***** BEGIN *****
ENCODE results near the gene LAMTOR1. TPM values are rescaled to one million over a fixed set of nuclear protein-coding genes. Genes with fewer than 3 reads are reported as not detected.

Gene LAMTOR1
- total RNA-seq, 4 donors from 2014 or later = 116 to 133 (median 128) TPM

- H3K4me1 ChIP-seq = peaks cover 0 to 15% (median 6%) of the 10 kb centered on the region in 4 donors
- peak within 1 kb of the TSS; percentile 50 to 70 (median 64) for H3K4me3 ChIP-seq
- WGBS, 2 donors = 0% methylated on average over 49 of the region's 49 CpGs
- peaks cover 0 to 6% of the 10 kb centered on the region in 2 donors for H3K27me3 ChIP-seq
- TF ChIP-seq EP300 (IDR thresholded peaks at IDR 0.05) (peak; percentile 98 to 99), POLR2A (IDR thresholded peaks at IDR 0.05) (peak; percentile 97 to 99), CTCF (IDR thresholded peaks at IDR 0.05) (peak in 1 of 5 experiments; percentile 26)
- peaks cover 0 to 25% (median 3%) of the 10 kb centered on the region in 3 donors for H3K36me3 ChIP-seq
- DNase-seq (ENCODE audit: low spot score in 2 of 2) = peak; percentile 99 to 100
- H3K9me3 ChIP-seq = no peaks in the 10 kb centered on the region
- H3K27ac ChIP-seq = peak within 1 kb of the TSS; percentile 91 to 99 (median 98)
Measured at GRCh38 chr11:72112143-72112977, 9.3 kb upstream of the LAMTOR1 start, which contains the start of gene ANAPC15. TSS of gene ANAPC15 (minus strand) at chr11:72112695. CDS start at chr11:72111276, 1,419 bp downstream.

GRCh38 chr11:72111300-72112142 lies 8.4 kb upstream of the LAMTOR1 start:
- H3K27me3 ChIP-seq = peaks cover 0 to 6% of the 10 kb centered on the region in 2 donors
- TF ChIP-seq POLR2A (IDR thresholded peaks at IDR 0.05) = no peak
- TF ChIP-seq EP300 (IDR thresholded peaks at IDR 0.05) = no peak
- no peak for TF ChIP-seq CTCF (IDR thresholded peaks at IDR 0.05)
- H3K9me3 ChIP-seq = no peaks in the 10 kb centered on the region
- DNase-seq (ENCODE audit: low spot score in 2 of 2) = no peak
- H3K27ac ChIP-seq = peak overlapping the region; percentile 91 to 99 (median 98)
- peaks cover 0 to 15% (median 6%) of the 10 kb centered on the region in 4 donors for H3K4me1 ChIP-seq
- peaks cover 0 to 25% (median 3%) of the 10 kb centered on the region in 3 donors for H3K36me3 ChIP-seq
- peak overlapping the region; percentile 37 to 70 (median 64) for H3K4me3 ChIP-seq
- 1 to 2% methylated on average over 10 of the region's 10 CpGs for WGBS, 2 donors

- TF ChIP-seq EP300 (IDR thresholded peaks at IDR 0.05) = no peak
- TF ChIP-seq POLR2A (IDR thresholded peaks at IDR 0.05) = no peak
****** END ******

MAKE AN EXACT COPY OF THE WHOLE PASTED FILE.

ENCODE results near the gene LAMTOR1. TPM values are rescaled to one million over a fixed set of nuclear protein-coding genes. Genes with fewer than 3 reads are reported as not detected.

Gene LAMTOR1
- total RNA-seq, 4 donors from 2014 or later = 116 to 133 (median 128) TPM

- H3K4me1 ChIP-seq = peaks cover 0 to 15% (median 6%) of the 10 kb centered on the region in 4 donors
- peak within 1 kb of the TSS; percentile 50 to 70 (median 64) for H3K4me3 ChIP-seq
- WGBS, 2 donors = 0% methylated on average over 49 of the region's 49 CpGs
- peaks cover 0 to 6% of the 10 kb centered on the region in 2 donors for H3K27me3 ChIP-seq
- TF ChIP-seq EP300 (IDR thresholded peaks at IDR 0.05) (peak; percentile 98 to 99), POLR2A (IDR thresholded peaks at IDR 0.05) (peak; percentile 97 to 99), CTCF (IDR thresholded peaks at IDR 0.05) (peak in 1 of 5 experiments; percentile 26)
- peaks cover 0 to 25% (median 3%) of the 10 kb centered on the region in 3 donors for H3K36me3 ChIP-seq
- DNase-seq (ENCODE audit: low spot score in 2 of 2) = peak; percentile 99 to 100
- H3K9me3 ChIP-seq = no peaks in the 10 kb centered on the region
- H3K27ac ChIP-seq = peak within 1 kb of the TSS; percentile 91 to 99 (median 98)
Measured at GRCh38 chr11:72112143-72112977, 9.3 kb upstream of the LAMTOR1 start, which contains the start of gene ANAPC15. TSS of gene ANAPC15 (minus strand) at chr11:72112695. CDS start at chr11:72111276, 1,419 bp downstream.

GRCh38 chr11:72111300-72112142 lies 8.4 kb upstream of the LAMTOR1 start:
- H3K27me3 ChIP-seq = peaks cover 0 to 6% of the 10 kb centered on the region in 2 donors
- TF ChIP-seq POLR2A (IDR thresholded peaks at IDR 0.05) = no peak
- TF ChIP-seq EP300 (IDR thresholded peaks at IDR 0.05) = no peak
- no peak for TF ChIP-seq CTCF (IDR thresholded peaks at IDR 0.05)
- H3K9me3 ChIP-seq = no peaks in the 10 kb centered on the region
- DNase-seq (ENCODE audit: low spot score in 2 of 2) = no peak
- H3K27ac ChIP-seq = peak overlapping the region; percentile 91 to 99 (median 98)
- peaks cover 0 to 15% (median 6%) of the 10 kb centered on the region in 4 donors for H3K4me1 ChIP-seq
- peaks cover 0 to 25% (median 3%) of the 10 kb centered on the region in 3 donors for H3K36me3 ChIP-seq
- peak overlapping the region; percentile 37 to 70 (median 64) for H3K4me3 ChIP-seq
- 1 to 2% methylated on average over 10 of the region's 10 CpGs for WGBS, 2 donors

- TF ChIP-seq EP300 (IDR thresholded peaks at IDR 0.05) = no peak
- TF ChIP-seq POLR2A (IDR thresholded peaks at IDR 0.05) = no peak